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Do you know your customers ? On the importance of data sovereignty

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On the occasion of my keynote at RTBF, I introduced the term of “data sovereignty” to justify the use of a single-sign-on system.
In today’s blog post I’d like to come back on my concept of “data sovereignty” and what it means for your business.

75% of internet trafic goes through facebook and google

In his famous article “The web began dying in 2014, here’s how” André Staltz shows that most of the internet trafic goes though either the Facebook or the Google ecosystems.
Actually 75% of all internet trafic goes to those 2 ecosystems, leaving a mere 25% of direct access to websites.

For my website for instance some 90% of the trafic comes from organic search, leaving a mere 10 of direct access. If Google changes its rules, my blog will become invisible, unfindable and my efforts of the last 10 years will be worth nothing.
Google rolls out many releases of its ranking algorithm each and every year. While most of them are minor, some are major and do affect trafic. Panda, rolled out in 2015, became famous because trafic at some sites was hit severely (see the “hubpages” example here).
Facebok too changes its algorithm on a regular basis; actually it not only changes its algorithms but also the rules of the entire game which can have some very serious consequences. Forbes listed the media that were the most hit, some losing up to nearly 50% of their trafic (like Vice.com). The LittleThings website closed and fired 100 people after Facebook changed its algorithm in 2018.

The concept of data sovereignty

With that in mind, each and every website owner should understand the very necesity of “data sovereignty”. It is instrumental to know whom you are talking to and to be able to talk to them directly. Getting their primary email address is of the essence.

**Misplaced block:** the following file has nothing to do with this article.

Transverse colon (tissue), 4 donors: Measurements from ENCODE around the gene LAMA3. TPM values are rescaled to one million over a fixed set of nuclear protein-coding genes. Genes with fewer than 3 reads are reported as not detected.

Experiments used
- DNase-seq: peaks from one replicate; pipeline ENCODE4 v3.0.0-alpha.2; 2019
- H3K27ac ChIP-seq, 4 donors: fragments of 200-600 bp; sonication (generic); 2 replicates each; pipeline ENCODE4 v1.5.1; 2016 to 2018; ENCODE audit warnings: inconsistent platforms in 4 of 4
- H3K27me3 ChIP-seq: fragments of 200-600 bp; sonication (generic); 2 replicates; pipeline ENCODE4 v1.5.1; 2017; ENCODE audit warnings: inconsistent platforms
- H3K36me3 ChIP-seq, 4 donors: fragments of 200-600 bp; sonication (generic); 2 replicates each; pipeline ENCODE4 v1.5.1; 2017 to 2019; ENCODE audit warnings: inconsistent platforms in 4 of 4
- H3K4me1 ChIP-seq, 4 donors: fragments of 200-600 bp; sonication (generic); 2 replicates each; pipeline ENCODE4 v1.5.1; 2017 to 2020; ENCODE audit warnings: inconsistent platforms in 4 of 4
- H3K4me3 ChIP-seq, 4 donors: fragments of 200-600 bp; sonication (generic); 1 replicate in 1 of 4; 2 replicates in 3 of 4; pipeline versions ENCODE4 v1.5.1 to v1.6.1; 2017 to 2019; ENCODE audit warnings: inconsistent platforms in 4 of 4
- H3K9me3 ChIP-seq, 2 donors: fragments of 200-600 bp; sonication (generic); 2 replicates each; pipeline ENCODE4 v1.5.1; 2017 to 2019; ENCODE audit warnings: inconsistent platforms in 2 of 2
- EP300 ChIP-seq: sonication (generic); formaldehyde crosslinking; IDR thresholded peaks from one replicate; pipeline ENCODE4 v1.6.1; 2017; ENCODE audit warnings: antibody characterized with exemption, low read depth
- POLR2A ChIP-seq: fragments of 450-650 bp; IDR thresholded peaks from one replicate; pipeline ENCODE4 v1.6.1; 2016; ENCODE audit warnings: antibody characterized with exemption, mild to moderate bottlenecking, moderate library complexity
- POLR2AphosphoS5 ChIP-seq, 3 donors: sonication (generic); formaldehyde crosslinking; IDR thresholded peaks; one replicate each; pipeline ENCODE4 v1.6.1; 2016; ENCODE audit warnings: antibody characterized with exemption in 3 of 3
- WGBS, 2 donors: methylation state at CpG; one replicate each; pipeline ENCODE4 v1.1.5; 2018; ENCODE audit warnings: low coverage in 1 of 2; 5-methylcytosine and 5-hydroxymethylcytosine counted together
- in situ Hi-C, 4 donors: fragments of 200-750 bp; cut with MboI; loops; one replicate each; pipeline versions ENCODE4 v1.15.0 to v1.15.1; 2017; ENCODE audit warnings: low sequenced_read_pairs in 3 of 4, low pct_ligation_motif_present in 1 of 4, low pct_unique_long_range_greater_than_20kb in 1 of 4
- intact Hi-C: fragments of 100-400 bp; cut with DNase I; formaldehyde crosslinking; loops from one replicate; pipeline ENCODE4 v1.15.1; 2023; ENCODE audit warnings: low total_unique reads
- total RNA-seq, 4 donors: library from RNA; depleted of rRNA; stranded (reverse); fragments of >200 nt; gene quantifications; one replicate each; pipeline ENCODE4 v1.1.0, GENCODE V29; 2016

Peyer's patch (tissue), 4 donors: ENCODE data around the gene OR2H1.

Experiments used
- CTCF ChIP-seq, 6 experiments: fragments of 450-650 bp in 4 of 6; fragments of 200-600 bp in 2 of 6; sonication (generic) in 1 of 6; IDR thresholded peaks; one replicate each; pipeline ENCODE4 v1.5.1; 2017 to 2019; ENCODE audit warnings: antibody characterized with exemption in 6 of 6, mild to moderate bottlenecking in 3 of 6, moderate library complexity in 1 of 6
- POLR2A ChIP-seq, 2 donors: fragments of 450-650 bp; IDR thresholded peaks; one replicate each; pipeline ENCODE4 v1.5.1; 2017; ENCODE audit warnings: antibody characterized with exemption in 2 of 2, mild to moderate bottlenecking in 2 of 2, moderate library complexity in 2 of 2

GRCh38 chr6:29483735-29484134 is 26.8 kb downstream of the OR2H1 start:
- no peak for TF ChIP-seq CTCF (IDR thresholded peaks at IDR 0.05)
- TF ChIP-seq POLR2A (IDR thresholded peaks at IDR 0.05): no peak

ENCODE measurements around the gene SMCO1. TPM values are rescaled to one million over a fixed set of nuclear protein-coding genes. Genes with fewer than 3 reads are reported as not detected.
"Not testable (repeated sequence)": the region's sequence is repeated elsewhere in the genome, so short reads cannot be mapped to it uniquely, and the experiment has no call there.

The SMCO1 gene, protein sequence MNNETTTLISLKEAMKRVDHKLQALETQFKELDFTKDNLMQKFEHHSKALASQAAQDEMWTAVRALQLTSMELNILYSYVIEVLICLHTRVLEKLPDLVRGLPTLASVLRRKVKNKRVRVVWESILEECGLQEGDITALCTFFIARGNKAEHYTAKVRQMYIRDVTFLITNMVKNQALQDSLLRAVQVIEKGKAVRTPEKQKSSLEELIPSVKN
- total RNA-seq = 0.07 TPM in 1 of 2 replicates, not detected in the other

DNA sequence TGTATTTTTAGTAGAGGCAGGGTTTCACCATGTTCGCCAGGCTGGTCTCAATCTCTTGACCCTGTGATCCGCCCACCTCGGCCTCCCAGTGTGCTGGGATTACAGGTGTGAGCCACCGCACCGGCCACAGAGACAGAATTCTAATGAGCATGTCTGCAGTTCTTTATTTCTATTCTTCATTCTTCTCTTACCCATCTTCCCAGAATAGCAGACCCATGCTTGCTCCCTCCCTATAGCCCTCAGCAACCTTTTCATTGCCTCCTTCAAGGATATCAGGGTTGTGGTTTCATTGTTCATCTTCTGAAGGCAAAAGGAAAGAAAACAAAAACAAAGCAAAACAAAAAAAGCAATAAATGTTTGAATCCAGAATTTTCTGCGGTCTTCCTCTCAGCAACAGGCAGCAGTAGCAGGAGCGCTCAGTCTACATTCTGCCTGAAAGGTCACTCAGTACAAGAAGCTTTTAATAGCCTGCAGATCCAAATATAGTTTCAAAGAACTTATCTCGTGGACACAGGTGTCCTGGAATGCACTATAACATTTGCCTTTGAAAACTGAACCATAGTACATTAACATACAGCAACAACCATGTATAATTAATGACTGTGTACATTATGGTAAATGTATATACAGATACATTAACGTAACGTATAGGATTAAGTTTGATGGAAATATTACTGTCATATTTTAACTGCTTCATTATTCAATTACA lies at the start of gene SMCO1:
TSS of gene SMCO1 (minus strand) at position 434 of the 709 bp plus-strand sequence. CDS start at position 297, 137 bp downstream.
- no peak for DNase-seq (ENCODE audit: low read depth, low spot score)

How do you talk to your customers? 

After all, when you want to call someone you dial his or her phone number You don’t call the yellow or white pages, right?
When you use Google it’s like using the yellow or white pages. You are looking for someone but you don’t know how to reach him. But once you’ve reached him and have had a conversation, you should register his phone number to call directly the next time (that’s called “bookmarks”).
Unfortunately that probably doesn’t happen anymore. It has become easier to google things than to bookmark them, even if it’s always the same. I couldn’t find any evidence of it but my assumption is that browsers’ bookmarketing functionality shows decreasing use patterns. And as a matter of fact we have become etremely dependent on Google and Facebook and hence extremely vulnerable.

How do you become data sovereign ?

Data sovereignty is a long-term process which you can initiate through Facebook or Google. You need to

  • design strategies to retain people on your website, mobile application
  • start a conversation with them (through recommended content, personalized notifications, …) and get their trust
  • obtain a way to contact them (email address, phon number, account registration, …)
  • propose them directly tailored content that will make them go back

I remember a self-proclaimed web guru that declared a few years ago that social media was the future and websites were dead. The Internet has become a winner-takes-all game and in that game websites have indeed no future. This guru was so short-sighted that he actually promoted a world where nothing would subsist but Google and Facebook. Is it what we want? Certainly not. That’s why our efforts must be directed towards producing great content that will be sufficiently attractive to make people come again and again directly without intermediaries on the way.

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Author: Pierre-Nicolas Schwab

Pierre-Nicolas est Docteur en Marketing et dirige l'agence d'études de marché IntoTheMinds. Ses domaines de prédilection sont le BigData l'e-commerce, le commerce de proximité, l'HoReCa et la logistique. Il est également chercheur en marketing à l'Université Libre de Bruxelles et sert de coach et formateur à plusieurs organisations et institutions publiques. Il peut être contacté par email, Linkedin ou par téléphone (+32 486 42 79 42)

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